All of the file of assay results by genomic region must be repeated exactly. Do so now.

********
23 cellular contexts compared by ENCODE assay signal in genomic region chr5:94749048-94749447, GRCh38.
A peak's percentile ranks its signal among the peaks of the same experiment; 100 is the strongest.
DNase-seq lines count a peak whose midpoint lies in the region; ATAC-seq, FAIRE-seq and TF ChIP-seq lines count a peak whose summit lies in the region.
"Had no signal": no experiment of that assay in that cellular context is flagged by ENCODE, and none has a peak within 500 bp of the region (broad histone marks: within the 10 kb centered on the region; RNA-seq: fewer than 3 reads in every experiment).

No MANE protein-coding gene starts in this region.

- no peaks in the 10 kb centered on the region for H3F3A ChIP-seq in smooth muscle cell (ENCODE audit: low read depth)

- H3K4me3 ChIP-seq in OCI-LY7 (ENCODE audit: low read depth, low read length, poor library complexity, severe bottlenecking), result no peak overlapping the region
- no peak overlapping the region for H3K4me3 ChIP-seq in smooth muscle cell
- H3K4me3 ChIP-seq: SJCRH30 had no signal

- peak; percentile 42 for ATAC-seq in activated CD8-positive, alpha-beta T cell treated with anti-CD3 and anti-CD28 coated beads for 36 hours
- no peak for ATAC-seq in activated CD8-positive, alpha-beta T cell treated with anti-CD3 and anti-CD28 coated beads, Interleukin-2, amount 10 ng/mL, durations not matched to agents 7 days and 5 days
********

23 cellular contexts compared by ENCODE assay signal in genomic region chr5:94749048-94749447, GRCh38.
A peak's percentile ranks its signal among the peaks of the same experiment; 100 is the strongest.
DNase-seq lines count a peak whose midpoint lies in the region; ATAC-seq, FAIRE-seq and TF ChIP-seq lines count a peak whose summit lies in the region.
"Had no signal": no experiment of that assay in that cellular context is flagged by ENCODE, and none has a peak within 500 bp of the region (broad histone marks: within the 10 kb centered on the region; RNA-seq: fewer than 3 reads in every experiment).

No MANE protein-coding gene starts in this region.

- no peaks in the 10 kb centered on the region for H3F3A ChIP-seq in smooth muscle cell (ENCODE audit: low read depth)

- H3K4me3 ChIP-seq in OCI-LY7 (ENCODE audit: low read depth, low read length, poor library complexity, severe bottlenecking), result no peak overlapping the region
- no peak overlapping the region for H3K4me3 ChIP-seq in smooth muscle cell
- H3K4me3 ChIP-seq: SJCRH30 had no signal

- peak; percentile 42 for ATAC-seq in activated CD8-positive, alpha-beta T cell treated with anti-CD3 and anti-CD28 coated beads for 36 hours
- no peak for ATAC-seq in activated CD8-positive, alpha-beta T cell treated with anti-CD3 and anti-CD28 coated beads, Interleukin-2, amount 10 ng/mL, durations not matched to agents 7 days and 5 days